Part of the mosaic scheme in nave of the sixth-century Basilica of Sant’Apollinare Nuovo in Ravenna, this is one of thirteen New Testament episodes depicted in the uppermost band of the north wall. It stands out because of the vivid colour of the woman’s robe. Jesus is draped in dark purple while most of the other figures in the series wear white togas. The Samaritan woman, by contrast, is cloaked in fiery orange. She shares this notable brightness with a seraph four panels away—a thought-provoking choice. It may signify her role as a messenger to her people, an angelos to the Samaritans.
To render the work visually effective from a distance (it is positioned high up on the wall of the nave) the artist has reduced the scene to just three figures: Jesus, the woman, and an apostle. The well at the centre of this composition is described in the biblical text but may here also represent baptism, the sacrament par excellence of the early Church (Grabar 1968: 222).
Sixth-century notions of decorum required that the woman’s hair and body be well-covered, but this in no way diminishes her gracefulness. By bending to draw up the water she seems almost to bow to Jesus, yet the purple stripes of her dress mirror the kingly violet of his tunic. These marks of nobility in the woman’s garb are perhaps intended to exalt her role: she will soon lead her people to the Saviour.
The apostle does not seem surprised by Jesus’s conversation with the woman, despite what the text recounts (John 4:27). Instead, he points calmly in the direction of the high altar of the church, while gazing, like Jesus himself, towards the viewer. He straddles two dimensions, that of the narrative and that of viewer, directing the beholder’s attention (as John’s Gospel does) from the historical event to the eternal truths of faith.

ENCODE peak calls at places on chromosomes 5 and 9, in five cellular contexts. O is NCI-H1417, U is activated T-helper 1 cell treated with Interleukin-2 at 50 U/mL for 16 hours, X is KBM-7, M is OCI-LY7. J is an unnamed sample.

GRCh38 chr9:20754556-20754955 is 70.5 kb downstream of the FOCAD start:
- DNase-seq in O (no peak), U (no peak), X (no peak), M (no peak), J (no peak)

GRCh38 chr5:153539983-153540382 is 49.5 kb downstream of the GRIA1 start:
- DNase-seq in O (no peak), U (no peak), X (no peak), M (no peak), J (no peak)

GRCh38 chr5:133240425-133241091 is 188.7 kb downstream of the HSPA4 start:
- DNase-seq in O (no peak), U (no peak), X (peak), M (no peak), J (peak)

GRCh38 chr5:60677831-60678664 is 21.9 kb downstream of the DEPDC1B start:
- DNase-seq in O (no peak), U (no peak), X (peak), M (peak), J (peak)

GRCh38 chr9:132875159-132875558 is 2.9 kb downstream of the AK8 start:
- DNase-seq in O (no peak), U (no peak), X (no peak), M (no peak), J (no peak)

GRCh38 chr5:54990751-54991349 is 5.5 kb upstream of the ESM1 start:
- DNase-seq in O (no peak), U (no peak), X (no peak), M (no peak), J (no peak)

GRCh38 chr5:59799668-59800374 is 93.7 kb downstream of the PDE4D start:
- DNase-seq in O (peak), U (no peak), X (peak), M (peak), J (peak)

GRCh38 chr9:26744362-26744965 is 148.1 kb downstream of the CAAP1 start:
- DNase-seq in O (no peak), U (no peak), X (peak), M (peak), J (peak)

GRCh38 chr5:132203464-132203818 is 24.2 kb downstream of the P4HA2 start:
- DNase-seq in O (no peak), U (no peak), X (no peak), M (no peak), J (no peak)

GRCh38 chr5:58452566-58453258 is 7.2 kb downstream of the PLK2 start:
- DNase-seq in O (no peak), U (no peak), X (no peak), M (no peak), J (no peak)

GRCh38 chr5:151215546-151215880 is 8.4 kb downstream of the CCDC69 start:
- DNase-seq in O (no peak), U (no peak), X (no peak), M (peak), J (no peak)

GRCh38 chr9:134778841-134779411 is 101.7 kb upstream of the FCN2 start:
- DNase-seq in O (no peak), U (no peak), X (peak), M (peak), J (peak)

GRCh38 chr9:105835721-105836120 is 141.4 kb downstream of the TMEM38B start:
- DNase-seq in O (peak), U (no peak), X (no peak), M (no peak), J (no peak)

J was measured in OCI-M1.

Despite her ‘five husbands’ and present presumed lover, the woman was chosen for a personal revelation on the part of God-made-man. Like many he met, her encounter with Christ is intimate: during their exchange he reveals the private details of her life and the needs of her soul. The mosaic’s lack of extraneous detail emphasizes this intimacy.
She, as a result, will return to her town proclaiming him—becoming a bridge to reconcile her Samaritan people with the Jews by bringing them face to face with the Messiah himself.
Grabar, André. 1968. Christian Iconography: A Study of its Origins (Princeton: Princeton University Press)
Wilpert, Joseph. 1932. I Sarcofagi christiani antichi, vol 1., Monumenti dell'antichità cristiana, pubblicati per cura del Pontificio istituto di archeologia cristiana
4 Now when the Lord knew that the Pharisees had heard that Jesus was making and baptizing more disciples than John 2(although Jesus himself did not baptize, but only his disciples), 3he left Judea and departed again to Galilee. 4He had to pass through Samarʹia. 5So he came to a city of Samarʹia, called Syʹchar, near the field that Jacob gave to his son Joseph. 6Jacob’s well was there, and so Jesus, wearied as he was with his journey, sat down beside the well. It was about the sixth hour.